Generally you have a lot of different building material options when it comes to building your home including but not limited to brickwork, cladding, Autoclaved Aerated Concrete or AAC, rubix panels, etc…

Just to be clear, there is no right or wrong as to which building material you should use.  This will come down to your requirements, preferences, what works and doesn’t work for you or your investment etc…

So in this blog, I will discuss 5 reasons why you should use AAC…

What is AAC?

AAC is a relatively lightweight concrete that’s manufactured to contain lots of closed air pockets.  It is produced by:

  • adding a foaming agent to concrete in a mold then
  • wire-cutting blocks or panels from the resulting ‘cake’ and
  • cooking’ them with steam; otherwise known as autoclaving

This product was introduced about over two decades ago in Australia and is dominated by one manufacturer, Hebel, at the time of writing this blog.

Due to its aerated structure, it provides a much better thermal and sound insulation compared to other building materials.  It does not burn so it makes for a great party wall. 

Although it is one-fifth the density of normal concrete, it still has half the bearing strength, and loadbearing structures (up to three storeys high) can be safely erected with AAC blockwork.

I will refer interchangeably between AAC and Hebel as Hebel is the dominant player in the market today.  I am not promoting Hebel as such, however I am promoting the idea of considering AAC as an alternative building material.  I honestly think it’s a mistake if you do not at least look at using it as an alternative building material.

Here is an example of the Hebel Panels installation.  Please note that this is not my picture and I am using it for illustrative purposes only.

The 5 Reasons

Reason 1:  Better Insulation

Thermally, AAC performs better compared to brick veneer.  It generally achieves higher R ratings than an otherwise equivalent brick veneer wall, assuming all else stays the same with your framework, insulation, etc…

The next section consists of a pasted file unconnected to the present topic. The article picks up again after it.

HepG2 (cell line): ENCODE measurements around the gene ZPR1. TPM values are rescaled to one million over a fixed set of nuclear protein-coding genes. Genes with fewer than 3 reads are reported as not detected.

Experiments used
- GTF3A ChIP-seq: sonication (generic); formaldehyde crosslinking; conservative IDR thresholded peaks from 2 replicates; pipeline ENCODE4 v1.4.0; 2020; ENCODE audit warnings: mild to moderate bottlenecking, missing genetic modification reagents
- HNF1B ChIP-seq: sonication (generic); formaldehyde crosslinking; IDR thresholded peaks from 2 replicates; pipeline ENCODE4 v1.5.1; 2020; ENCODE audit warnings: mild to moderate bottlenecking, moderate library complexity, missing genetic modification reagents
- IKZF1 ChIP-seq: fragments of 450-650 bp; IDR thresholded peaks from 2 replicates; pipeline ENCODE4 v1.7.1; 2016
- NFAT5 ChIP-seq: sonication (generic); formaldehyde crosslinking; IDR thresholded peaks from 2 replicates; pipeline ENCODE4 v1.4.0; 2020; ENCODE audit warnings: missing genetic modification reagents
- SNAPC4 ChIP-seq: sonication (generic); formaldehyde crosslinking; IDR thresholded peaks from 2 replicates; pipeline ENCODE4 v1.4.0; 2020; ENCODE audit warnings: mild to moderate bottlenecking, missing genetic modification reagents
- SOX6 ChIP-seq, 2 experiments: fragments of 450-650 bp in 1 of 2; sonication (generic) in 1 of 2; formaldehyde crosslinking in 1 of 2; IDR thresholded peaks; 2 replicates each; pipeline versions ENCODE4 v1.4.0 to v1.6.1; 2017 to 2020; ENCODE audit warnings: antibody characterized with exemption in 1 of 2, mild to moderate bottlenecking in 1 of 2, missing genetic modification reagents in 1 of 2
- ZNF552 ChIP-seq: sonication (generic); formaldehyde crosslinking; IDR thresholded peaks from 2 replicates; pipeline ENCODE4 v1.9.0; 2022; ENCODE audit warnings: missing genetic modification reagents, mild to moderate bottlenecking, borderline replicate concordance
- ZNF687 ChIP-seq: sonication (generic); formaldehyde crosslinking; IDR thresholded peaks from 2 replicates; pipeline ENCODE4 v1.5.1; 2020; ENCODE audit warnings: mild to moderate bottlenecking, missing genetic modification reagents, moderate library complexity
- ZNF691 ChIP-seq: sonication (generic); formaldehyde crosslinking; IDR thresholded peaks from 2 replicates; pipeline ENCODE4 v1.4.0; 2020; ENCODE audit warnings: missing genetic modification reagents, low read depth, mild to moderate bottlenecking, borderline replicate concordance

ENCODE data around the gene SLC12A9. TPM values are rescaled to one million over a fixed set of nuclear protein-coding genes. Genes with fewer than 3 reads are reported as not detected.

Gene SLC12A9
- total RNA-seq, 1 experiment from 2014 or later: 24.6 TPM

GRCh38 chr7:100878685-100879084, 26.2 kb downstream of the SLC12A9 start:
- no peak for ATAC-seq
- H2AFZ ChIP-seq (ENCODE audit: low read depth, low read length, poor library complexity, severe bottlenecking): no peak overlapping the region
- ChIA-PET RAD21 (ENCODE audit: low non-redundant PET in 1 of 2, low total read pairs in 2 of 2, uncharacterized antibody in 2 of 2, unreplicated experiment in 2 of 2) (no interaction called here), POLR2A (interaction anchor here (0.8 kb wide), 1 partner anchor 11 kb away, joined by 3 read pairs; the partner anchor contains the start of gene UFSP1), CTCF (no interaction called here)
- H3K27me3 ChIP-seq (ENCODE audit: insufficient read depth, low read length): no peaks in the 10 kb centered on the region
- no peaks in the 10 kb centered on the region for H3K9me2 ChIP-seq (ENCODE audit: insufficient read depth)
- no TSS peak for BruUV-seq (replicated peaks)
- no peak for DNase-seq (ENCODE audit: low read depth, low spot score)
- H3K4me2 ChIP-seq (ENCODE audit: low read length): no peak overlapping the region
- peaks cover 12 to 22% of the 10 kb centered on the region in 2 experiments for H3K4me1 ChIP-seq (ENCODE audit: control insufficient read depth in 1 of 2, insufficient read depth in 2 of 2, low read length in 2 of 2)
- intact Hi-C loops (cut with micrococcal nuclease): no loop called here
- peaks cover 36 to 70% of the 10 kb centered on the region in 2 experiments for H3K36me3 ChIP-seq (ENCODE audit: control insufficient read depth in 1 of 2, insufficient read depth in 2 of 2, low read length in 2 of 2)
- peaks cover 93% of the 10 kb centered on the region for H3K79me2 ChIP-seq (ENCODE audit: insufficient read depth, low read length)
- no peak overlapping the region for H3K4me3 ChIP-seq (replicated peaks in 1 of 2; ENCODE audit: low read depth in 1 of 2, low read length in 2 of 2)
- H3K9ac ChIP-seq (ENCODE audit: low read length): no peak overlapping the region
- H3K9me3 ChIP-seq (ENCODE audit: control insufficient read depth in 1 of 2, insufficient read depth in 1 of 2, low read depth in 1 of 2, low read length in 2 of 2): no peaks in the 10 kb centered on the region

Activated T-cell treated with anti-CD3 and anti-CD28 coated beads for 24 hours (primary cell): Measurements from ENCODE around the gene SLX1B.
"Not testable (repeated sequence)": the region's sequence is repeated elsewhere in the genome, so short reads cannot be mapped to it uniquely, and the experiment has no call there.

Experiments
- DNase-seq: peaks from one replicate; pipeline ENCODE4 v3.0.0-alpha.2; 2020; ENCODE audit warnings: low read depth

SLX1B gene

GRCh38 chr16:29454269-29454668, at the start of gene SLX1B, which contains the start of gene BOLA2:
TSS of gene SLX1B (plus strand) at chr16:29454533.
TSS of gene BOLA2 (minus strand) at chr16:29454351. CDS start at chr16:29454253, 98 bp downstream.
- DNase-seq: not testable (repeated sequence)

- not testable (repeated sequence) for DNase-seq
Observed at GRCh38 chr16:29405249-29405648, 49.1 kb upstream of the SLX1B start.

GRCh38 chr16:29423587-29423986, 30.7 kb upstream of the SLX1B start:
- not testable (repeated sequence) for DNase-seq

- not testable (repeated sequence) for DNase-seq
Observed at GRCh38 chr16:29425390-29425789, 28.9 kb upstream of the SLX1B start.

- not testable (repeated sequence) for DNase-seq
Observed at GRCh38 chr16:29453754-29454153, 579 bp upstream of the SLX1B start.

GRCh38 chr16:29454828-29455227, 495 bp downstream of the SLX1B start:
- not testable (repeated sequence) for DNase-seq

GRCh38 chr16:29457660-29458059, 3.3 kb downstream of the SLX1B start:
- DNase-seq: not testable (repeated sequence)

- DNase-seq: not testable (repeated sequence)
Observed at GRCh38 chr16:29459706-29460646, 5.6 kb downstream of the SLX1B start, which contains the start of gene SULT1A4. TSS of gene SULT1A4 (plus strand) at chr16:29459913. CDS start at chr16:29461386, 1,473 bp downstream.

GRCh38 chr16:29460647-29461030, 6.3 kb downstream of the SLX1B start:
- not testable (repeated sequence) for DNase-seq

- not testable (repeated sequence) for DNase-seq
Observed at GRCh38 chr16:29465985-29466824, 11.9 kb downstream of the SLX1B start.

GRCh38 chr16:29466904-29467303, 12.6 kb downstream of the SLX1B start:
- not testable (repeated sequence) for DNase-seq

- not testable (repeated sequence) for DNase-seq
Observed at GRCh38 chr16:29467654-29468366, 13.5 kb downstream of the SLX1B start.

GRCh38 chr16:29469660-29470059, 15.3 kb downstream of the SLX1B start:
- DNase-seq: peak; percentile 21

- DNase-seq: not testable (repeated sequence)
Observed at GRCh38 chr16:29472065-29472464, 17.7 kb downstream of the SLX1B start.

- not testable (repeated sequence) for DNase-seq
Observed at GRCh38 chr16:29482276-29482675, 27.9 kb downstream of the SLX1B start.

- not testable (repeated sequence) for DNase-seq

Its insulation properties allows it to be far more energy efficient which is great for reducing your electrical bills.

Acoustically, it performs really well as a sound insulation system given its closed air pockets.

Reason 2:  Excellent Fire Resistance

AAC is incombustible and does not explode so it achieves fire compliance easily and it’s much better from a BASIX perspective.   AAC is well known for:

  • its fire resistant properties
  • it is an inorganic building material
  • it achieves Fire Resistance Levels up to 4 hours

Below is a quick example of a Hebel (AAC) Party Wall.  Please note that this is not my picture but I am using it for illustrative purposes only:

Reason 3:  Faster Build

Building with AAC can means faster construction times.   According to Hebel, each of their panels is equivalent to 75 traditional bricks which means that the external walls of a 150sqm home can go up in just 3 days when installed by an experienced Hebel installer.

This is really great specially if you want to reduce your build time to move into your family home or rent out your investment property as quick as possible.

Reason 4:  Environmentally Friendly

Given its manufacturing methodology, AAC’s much higher insulation value reduces heating and cooling energy consumption which is always good for the environment.  AAC can be cut exactly to your requirements on site and any offcuts from construction can be returned to the manufacturer for recycling, or be sent out as concrete waste for reuse in aggregates.

You can even use some of the pieces for building garden walls or landscape features.

Reason 5:  Strength

This is a common concern with a lot of my clients; specially when it comes to its strength specially when compared to Brickwork.  Whether you use brickwork, cladding, AAC, etc…, the strength of your home is generally in your framework structure and not just the skin you use.

There are cladding homes that have lasted decades so claiming brickwork’s strength over AAC, or any other material for that matter, is not a reason not to use AAC.

Having said that, AAC panels and lintels contain integral steel reinforcement to ensure structural adequacy during installation and design life so it’s a fairly strong alternative.

A Note

Obviously using AAC, brick or any other building material will depend mainly on your preference (and subject to any policy restrictions).  If you like the traditional look of brickwork, then that is what you will use to build your home.

However, I hope this blog has given you sufficient information to intrigue your curiosity around using AAC as an alternative; for your next home build.

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